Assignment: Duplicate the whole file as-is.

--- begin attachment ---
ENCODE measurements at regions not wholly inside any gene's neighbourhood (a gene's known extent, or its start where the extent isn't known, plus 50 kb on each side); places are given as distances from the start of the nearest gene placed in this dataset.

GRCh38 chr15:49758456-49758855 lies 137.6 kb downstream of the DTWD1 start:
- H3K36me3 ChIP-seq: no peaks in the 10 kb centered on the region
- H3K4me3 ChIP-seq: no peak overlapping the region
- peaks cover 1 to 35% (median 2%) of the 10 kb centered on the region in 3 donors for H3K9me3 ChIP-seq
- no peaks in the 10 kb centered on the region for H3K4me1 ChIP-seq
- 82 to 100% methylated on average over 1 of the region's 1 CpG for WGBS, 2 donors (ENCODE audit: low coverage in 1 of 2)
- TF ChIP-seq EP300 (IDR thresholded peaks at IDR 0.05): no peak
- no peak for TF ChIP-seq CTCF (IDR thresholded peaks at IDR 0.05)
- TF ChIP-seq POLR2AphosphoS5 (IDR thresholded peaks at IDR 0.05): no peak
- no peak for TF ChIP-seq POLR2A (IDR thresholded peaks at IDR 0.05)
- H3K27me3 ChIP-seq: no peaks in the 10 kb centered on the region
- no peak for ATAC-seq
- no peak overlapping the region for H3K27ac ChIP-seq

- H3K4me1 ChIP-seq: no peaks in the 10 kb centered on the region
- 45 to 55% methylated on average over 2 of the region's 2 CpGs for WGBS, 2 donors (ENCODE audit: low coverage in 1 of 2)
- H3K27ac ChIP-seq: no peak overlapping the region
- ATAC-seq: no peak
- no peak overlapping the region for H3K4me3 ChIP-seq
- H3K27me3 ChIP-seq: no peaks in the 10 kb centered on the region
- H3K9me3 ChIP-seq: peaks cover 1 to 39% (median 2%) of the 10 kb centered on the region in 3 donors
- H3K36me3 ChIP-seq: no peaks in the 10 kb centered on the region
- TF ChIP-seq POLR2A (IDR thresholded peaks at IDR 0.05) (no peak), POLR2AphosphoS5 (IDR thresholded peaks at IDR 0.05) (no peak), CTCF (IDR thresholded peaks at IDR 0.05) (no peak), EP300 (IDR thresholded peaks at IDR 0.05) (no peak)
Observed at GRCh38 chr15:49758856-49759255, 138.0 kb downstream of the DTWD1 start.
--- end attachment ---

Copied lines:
ENCODE measurements at regions not wholly inside any gene's neighbourhood (a gene's known extent, or its start where the extent isn't known, plus 50 kb on each side); places are given as distances from the start of the nearest gene placed in this dataset.

GRCh38 chr15:49758456-49758855 lies 137.6 kb downstream of the DTWD1 start:
- H3K36me3 ChIP-seq: no peaks in the 10 kb centered on the region
- H3K4me3 ChIP-seq: no peak overlapping the region
- peaks cover 1 to 35% (median 2%) of the 10 kb centered on the region in 3 donors for H3K9me3 ChIP-seq
- no peaks in the 10 kb centered on the region for H3K4me1 ChIP-seq
- 82 to 100% methylated on average over 1 of the region's 1 CpG for WGBS, 2 donors (ENCODE audit: low coverage in 1 of 2)
- TF ChIP-seq EP300 (IDR thresholded peaks at IDR 0.05): no peak
- no peak for TF ChIP-seq CTCF (IDR thresholded peaks at IDR 0.05)
- TF ChIP-seq POLR2AphosphoS5 (IDR thresholded peaks at IDR 0.05): no peak
- no peak for TF ChIP-seq POLR2A (IDR thresholded peaks at IDR 0.05)
- H3K27me3 ChIP-seq: no peaks in the 10 kb centered on the region
- no peak for ATAC-seq
- no peak overlapping the region for H3K27ac ChIP-seq

- H3K4me1 ChIP-seq: no peaks in the 10 kb centered on the region
- 45 to 55% methylated on average over 2 of the region's 2 CpGs for WGBS, 2 donors (ENCODE audit: low coverage in 1 of 2)
- H3K27ac ChIP-seq: no peak overlapping the region
- ATAC-seq: no peak
- no peak overlapping the region for H3K4me3 ChIP-seq
- H3K27me3 ChIP-seq: no peaks in the 10 kb centered on the region
- H3K9me3 ChIP-seq: peaks cover 1 to 39% (median 2%) of the 10 kb centered on the region in 3 donors
- H3K36me3 ChIP-seq: no peaks in the 10 kb centered on the region
- TF ChIP-seq POLR2A (IDR thresholded peaks at IDR 0.05) (no peak), POLR2AphosphoS5 (IDR thresholded peaks at IDR 0.05) (no peak), CTCF (IDR thresholded peaks at IDR 0.05) (no peak), EP300 (IDR thresholded peaks at IDR 0.05) (no peak)
Observed at GRCh38 chr15:49758856-49759255, 138.0 kb downstream of the DTWD1 start.